Tuesday, December 27, 2011

A Return to Sherlock Holmes

Let me make one thing clear before I begin: I find the new Sherlock Holmes movies with Robert Downy Jr. (Holmes) and Jude Law (Dr. Watson) to be utterly entertaining and well made.  There are weak points as there are in a vast majority of films, but these do not deter my fondness for the movies.  That being said, I shall now unload some new thoughts and criticisms:

A word of advice: if you go see a movie and enjoy it and later find out it was first a book, don't read the book.  Usually I am a proponent of reading, especially in reading of quality literature, and specifically in the reading of books that the literary world labels as "classic."  I, of course, knew of The Adventures of Sherlock Holmes by Sir Arthur Conan Doyle, but I had not read them.  In fact, I waited until after I had seen the two new movies based off of his characters and after I received a Kindle on which I could download the books for free to begin reading them.  In doing so I have only reaffirmed my stance on reading a book after one has seen the movie: it is simply a terrible idea.

Let me clarify: reading the Sherlock Holmes adventures have not in any way made me less of a fan of the new movies.  In the same way, the movies do not (at least in my mind) hinder my ability to enjoy the literary stories.  In truth, I find them both enjoyable; which is something I can say about VERY few movies based off of books that I have read.  This is perhaps helped by the fact that the movies, to my knowledge, are not based of particular stories written by the original author but rather on his characters and their characteristics.  Some people, known as Sherlock Holmes purists, find this rather distasteful and either will not see the movies or see them and hate them because they do not follow the characterizations as they are presented in the stories.

It is this that I want to make note of and share with my small, limited audience.  I can certainly understand where these so-called purists are coming from.  As I read the stories, I find myself criticizing some decisions made by the movie makers and comparing the characters in the movie with those in the book.  The major criticism I have is not as much aimed at movie makers, but instead upon the culture that watches movies and dictates what kind of story is to be filmed (I myself am among the indicted): Only in a culture that lacks a high aptitude for critical thought and high intelligence can the transformation of a rather simple yet eccentric genius detective into a eccentric genius action hero detective.  Some of the most entertaining scenes in the new movies are the ones where the action slows as Sherlock Holmes anticipates and plans his sequence of punches and other fighting moves right before they film it in real time and the audience is left in amazement how he was able to predict exactly what would happen.  As far as I have read in the book, however, no such scenes take place nor have they come close to the level that they appear in the movies.  The closest an altercation comes to in the stories thus far is when Holmes knocks a criminal's pistol out of his hand with a riding crop.  In books, Holmes is much more of an intellectual detective that relies solely on his wits than on his wits and brawn as he is portrayed in the movies.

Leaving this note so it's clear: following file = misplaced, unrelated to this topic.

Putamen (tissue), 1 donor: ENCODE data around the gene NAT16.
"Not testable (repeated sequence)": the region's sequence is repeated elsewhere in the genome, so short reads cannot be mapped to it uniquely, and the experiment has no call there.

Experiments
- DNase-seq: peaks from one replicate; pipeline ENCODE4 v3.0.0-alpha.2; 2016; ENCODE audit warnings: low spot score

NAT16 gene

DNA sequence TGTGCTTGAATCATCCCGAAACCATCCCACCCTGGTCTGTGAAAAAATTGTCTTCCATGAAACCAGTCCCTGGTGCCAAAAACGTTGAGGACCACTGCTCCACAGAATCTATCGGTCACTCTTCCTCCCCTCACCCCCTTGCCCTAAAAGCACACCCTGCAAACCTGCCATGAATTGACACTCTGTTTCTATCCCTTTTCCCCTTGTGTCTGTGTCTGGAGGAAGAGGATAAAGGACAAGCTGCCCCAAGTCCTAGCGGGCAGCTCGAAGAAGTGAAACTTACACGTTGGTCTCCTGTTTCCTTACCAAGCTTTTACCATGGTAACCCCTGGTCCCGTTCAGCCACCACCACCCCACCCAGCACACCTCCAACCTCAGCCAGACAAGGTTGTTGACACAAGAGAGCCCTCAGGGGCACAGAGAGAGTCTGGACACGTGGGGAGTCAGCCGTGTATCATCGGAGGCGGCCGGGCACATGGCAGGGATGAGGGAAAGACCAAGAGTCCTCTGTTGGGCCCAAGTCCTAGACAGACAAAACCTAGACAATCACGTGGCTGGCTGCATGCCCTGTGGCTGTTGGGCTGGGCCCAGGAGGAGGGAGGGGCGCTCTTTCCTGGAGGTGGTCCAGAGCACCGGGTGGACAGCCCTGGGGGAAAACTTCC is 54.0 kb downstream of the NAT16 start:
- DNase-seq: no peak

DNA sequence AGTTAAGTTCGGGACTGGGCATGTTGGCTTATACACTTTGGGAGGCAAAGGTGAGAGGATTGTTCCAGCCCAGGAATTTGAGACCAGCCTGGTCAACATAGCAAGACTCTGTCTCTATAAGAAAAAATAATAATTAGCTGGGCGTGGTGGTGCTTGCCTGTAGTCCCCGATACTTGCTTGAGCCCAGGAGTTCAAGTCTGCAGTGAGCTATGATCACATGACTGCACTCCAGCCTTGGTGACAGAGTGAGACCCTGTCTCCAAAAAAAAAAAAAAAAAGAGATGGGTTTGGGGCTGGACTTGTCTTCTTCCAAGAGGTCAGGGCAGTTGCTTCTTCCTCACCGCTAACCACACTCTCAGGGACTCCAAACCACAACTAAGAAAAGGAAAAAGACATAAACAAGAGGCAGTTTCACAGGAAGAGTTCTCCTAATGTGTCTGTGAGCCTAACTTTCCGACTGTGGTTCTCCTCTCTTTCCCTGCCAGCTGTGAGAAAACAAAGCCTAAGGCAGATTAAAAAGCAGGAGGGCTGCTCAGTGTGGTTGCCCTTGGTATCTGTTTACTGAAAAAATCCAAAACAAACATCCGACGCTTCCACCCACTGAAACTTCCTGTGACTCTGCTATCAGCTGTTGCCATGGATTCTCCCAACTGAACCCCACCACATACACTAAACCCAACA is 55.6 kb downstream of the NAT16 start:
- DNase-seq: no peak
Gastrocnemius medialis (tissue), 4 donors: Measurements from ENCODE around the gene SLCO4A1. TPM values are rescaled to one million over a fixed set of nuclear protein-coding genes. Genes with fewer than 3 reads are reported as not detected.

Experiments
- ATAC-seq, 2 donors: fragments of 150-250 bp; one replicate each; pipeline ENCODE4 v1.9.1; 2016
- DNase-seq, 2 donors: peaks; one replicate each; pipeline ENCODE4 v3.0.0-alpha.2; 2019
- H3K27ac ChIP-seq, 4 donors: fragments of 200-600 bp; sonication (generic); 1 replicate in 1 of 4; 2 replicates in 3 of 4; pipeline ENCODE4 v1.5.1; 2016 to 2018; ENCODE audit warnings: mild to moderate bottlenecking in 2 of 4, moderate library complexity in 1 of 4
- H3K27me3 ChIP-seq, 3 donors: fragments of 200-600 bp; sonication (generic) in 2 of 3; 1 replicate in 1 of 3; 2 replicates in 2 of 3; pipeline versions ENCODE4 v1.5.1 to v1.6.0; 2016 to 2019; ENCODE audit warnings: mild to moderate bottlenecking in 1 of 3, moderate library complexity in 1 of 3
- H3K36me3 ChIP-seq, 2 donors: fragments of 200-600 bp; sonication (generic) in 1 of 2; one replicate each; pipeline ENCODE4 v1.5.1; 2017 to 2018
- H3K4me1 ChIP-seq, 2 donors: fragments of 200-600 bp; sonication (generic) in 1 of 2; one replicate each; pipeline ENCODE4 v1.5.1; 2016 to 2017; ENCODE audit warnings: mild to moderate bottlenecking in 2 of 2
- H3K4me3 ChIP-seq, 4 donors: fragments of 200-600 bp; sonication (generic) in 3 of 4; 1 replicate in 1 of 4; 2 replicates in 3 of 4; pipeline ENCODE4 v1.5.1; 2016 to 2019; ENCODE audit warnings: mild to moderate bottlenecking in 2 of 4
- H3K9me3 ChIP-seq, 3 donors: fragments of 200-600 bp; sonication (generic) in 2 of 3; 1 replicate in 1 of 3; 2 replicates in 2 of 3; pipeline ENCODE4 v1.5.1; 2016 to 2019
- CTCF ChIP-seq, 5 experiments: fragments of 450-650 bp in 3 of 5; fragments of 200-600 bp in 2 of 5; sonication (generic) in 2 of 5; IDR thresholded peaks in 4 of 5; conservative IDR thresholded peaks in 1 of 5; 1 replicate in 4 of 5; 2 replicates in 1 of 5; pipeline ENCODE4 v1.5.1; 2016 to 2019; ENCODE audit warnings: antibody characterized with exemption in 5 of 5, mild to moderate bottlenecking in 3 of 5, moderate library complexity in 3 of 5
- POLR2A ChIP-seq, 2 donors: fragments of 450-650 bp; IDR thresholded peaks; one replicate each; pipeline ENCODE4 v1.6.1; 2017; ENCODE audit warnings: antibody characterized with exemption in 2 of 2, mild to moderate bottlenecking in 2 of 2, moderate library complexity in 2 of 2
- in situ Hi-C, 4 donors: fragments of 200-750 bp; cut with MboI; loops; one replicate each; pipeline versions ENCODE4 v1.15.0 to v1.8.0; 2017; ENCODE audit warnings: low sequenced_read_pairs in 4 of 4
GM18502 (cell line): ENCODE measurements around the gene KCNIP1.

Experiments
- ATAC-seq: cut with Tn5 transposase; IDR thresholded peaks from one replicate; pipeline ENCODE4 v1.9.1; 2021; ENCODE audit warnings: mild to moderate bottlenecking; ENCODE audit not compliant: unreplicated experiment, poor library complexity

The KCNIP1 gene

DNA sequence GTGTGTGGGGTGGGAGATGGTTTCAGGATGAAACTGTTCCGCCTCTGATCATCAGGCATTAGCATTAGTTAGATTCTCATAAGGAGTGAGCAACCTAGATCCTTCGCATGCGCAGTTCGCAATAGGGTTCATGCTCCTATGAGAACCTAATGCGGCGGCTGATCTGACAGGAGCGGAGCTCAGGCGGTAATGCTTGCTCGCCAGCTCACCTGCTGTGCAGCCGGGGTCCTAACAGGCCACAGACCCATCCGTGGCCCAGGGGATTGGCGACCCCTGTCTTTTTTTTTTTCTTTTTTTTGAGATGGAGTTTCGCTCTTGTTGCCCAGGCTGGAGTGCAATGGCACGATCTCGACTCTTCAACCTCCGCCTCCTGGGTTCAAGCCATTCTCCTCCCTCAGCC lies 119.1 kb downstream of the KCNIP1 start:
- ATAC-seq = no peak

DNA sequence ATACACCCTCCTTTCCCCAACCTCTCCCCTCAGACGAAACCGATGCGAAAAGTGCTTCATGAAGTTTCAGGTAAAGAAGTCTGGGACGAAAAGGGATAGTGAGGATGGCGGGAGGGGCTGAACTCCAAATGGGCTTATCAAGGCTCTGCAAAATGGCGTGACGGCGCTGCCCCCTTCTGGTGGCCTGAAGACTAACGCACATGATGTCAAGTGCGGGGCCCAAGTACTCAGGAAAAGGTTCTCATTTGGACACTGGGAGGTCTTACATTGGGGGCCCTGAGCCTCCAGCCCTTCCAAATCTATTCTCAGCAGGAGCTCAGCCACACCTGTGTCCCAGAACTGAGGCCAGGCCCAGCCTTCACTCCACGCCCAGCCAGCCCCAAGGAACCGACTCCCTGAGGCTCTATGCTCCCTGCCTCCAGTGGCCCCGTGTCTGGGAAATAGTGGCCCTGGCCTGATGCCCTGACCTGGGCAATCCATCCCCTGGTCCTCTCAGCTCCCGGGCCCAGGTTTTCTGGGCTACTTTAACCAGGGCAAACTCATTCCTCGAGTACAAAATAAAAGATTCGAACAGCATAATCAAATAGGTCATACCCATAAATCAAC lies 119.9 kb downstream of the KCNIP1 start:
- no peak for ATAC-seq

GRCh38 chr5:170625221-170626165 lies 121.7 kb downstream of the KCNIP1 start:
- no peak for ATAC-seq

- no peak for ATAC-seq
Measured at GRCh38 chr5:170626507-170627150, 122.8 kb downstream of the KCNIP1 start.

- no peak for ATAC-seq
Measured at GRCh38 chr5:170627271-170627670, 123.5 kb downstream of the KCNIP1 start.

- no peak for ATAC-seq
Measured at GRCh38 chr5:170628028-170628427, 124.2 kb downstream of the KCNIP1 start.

My next point is not so much a criticism as it is an observation.  For those of you who have not read Sherlock Holmes, you may not be aware that it is written from the perspective of Dr. Watson.  When you begin to read through the stories, you find that Watson has nothing but praise for Holmes and is anxious to accompany him on his cases and never stops lauding him for his genius wit.  In the movies, Watson is portrayed as a man with a strong desire to leave the world of Sherlock Holmes behind him and is often found cursing him or making jokes at his expense while all the time exhibiting extreme annoyance towards him.  Since the movies are more action-adventure themed than the adventures in the book, the character of Watson needed to change.  A Watson who answers Holmes' every call without question has not place in the new films as their bickering relationship is a major theme in the plot.  What I have found, though, is that both characterizations of Watson are perfect for their intended purpose and I cannot say that I like one better than the other because neither one belongs in the other's stories.

As mentioned at the beginning, I do enjoy the movies a great deal; but if I could do it all over I would have read the books first.  Not because the books are better or worse or that they would have made me enjoy the movie more, but because I would not have felt the need to spend a good 30 minutes of my time writing about it and could have included it in my reviews of the movies when I first saw them.

1 comment:

  1. You make good observations about the difference between the prose and the films. My advice to you is to continue reading the stories--there's some great stuff there--and then check out TV shows. Jeremy Brett's Sherlock Holmes is very well-regarded, and there's a recent BBC One show called Sherlock that is a modernizing of the Holmes mythos. It's been very well-received.

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